In 1989, as part of my job as a programme-maker for the BBC Television, I went to the opening night of the Situationist International exhibition at the ICA, an event sponsored by the late millionaire impresario, Tony Wilson. What I recall of that night was a frenzied circuit of a largely unmemorable show notable only for Jamie Reid’s original Sex Pistols artwork. That, and witnessing the flotsam of London’s art circles getting hammered on free beer supplied by Beck’s, resulting in some decrepit Norwegian fuguer trying to get me to be his plaything. So much for art being dead. Dead drunk, more like.
If a distinctly Glaswegian brand of psychogeography can ever emerge it needs to come from purer motives than coasting on the long tail to flog a handful of books or plug some badly executed video. Good things do happen in this city, albeit under the national radar. For years the Hidden Glasgow website has collated the knowledge of Glasgow’s secret corners in a truly collective way that’s engaging, populist and devoid of heavy-jelly theoretical or literary baggage.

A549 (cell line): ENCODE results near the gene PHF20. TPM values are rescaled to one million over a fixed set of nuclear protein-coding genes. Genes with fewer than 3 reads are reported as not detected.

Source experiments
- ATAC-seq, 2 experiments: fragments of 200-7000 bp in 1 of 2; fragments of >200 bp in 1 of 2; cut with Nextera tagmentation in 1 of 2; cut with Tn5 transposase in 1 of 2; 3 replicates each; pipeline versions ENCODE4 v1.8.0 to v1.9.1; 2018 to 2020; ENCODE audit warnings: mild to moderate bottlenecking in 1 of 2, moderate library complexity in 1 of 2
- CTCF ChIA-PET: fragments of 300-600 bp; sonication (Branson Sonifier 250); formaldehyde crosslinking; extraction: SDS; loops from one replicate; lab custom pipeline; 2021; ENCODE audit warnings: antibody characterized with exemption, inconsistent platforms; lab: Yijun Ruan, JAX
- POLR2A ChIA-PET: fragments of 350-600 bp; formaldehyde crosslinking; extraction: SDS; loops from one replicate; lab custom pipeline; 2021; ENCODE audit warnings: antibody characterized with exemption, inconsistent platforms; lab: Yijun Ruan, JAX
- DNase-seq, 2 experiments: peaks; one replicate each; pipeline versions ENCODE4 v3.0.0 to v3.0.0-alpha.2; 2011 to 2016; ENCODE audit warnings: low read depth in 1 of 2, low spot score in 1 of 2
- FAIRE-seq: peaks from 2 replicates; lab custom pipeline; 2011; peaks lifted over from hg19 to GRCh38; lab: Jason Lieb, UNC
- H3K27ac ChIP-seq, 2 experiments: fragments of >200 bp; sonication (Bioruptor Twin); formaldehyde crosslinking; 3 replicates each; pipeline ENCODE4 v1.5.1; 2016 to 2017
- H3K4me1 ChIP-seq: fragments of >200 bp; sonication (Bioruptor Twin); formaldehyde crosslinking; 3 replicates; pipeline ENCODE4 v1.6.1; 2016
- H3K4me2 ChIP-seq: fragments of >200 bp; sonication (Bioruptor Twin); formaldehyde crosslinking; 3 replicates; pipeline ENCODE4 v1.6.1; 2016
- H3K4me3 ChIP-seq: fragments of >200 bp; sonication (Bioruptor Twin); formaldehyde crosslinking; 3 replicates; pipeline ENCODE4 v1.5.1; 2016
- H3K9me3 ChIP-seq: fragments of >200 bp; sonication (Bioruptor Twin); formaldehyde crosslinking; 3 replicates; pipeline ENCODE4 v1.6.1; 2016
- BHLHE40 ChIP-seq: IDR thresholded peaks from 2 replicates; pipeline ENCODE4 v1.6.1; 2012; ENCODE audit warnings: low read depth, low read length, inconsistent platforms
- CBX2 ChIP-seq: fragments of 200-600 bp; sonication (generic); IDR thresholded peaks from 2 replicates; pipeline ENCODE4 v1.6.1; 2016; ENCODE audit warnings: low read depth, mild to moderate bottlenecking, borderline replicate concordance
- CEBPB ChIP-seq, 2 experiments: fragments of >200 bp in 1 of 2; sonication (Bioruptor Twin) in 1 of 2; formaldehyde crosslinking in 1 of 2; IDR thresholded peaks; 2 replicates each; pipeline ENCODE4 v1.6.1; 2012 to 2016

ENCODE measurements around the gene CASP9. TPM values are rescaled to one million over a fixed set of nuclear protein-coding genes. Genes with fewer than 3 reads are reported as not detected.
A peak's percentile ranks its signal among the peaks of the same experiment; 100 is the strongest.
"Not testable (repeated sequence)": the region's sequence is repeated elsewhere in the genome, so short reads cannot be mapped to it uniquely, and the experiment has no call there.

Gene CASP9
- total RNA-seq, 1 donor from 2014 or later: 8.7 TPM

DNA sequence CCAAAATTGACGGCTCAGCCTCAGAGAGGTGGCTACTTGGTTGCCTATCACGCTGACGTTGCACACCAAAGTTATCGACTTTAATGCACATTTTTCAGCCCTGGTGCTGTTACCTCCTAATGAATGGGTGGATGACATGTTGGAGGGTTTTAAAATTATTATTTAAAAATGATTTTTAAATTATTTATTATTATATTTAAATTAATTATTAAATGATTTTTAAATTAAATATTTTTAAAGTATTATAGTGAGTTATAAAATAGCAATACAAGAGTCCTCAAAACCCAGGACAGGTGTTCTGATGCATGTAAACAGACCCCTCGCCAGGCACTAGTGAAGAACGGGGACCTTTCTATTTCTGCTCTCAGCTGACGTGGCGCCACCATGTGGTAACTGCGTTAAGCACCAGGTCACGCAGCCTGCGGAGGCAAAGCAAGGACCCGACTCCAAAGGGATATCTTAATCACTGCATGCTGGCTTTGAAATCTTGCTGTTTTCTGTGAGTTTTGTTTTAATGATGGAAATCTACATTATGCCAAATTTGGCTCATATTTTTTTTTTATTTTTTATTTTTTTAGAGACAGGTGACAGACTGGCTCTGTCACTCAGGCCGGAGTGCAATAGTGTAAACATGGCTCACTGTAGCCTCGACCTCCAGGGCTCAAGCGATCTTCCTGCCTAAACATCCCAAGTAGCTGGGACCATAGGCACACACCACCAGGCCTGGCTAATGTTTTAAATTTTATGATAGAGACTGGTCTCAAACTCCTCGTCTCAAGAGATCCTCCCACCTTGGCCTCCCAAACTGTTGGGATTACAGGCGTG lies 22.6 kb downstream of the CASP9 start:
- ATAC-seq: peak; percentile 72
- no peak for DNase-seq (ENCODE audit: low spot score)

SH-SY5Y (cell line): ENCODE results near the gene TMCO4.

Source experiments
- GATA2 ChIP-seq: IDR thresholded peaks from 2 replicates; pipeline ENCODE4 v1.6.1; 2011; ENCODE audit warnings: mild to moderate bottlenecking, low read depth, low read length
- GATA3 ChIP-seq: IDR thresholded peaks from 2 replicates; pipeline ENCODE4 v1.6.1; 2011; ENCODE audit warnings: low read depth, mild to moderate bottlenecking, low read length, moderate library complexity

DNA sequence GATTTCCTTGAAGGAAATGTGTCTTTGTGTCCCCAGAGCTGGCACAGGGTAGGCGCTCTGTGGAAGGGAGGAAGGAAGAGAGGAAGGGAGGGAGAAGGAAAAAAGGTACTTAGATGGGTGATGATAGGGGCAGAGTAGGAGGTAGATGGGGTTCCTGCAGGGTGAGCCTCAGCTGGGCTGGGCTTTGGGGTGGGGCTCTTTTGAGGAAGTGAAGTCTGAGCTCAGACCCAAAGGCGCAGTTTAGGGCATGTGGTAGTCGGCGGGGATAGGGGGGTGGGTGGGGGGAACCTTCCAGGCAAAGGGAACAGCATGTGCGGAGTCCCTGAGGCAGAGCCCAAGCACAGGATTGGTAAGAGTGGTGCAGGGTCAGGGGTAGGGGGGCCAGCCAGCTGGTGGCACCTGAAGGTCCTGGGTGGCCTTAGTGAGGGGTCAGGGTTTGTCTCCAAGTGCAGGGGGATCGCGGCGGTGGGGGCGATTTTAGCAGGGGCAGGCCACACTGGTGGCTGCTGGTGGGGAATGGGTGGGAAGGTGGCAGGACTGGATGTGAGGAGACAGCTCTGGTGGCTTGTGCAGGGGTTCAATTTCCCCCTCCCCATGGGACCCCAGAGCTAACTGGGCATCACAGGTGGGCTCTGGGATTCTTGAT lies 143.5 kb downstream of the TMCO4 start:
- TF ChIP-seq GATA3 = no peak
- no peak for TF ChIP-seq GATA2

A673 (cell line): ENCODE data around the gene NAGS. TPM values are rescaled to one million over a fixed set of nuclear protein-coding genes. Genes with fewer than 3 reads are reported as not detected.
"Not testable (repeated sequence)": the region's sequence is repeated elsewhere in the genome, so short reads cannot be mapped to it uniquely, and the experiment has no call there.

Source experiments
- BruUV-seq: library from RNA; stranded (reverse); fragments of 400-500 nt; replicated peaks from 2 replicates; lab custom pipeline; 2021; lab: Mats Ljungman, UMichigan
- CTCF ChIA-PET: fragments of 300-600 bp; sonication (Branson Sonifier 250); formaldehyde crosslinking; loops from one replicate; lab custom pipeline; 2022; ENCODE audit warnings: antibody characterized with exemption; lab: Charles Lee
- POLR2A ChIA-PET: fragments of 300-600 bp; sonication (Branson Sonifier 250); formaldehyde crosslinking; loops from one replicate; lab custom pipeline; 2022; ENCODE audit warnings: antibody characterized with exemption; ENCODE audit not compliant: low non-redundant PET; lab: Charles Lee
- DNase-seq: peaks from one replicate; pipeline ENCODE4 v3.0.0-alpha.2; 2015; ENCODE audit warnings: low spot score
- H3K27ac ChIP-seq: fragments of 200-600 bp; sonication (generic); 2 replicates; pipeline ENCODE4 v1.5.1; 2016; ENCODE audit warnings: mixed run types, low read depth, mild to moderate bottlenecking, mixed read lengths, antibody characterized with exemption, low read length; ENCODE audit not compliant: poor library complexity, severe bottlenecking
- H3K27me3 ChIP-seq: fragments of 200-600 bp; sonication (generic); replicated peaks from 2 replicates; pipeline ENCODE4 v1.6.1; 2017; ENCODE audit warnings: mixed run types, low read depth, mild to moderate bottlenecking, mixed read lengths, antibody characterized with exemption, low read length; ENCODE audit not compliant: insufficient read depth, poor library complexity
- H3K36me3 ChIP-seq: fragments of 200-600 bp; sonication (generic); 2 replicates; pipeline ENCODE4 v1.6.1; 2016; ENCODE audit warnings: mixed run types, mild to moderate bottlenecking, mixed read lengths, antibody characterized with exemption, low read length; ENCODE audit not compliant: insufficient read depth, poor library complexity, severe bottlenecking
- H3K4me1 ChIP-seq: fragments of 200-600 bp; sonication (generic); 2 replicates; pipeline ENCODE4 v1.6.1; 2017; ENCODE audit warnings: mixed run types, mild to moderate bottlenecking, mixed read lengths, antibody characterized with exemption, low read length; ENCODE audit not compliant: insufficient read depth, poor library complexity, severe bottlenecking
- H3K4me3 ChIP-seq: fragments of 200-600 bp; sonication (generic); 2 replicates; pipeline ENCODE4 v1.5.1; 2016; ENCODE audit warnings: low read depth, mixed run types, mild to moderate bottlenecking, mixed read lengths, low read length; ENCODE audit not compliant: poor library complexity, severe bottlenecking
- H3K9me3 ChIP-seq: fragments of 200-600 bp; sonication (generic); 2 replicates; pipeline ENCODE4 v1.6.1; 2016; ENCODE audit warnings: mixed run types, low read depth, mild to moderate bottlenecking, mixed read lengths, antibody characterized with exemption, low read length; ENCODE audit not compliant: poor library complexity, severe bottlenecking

No-one on HG is looking to carve themselves a legend – or a career – out of recalling their city walks or by posting photographs of odd signs and wonders. Most members are simply seeking clues to a lost city or find traces of the half-remembered: an area once lived in, long-demolished, a photograph of a particular building. For this reason I recommend the Virtual Mitchell, which has digitised some of its Glasgow Room collection, with around ten thousand images of the city and a very good place to sightsee Glasgow down the ages – at least until someone invents an app for time travel.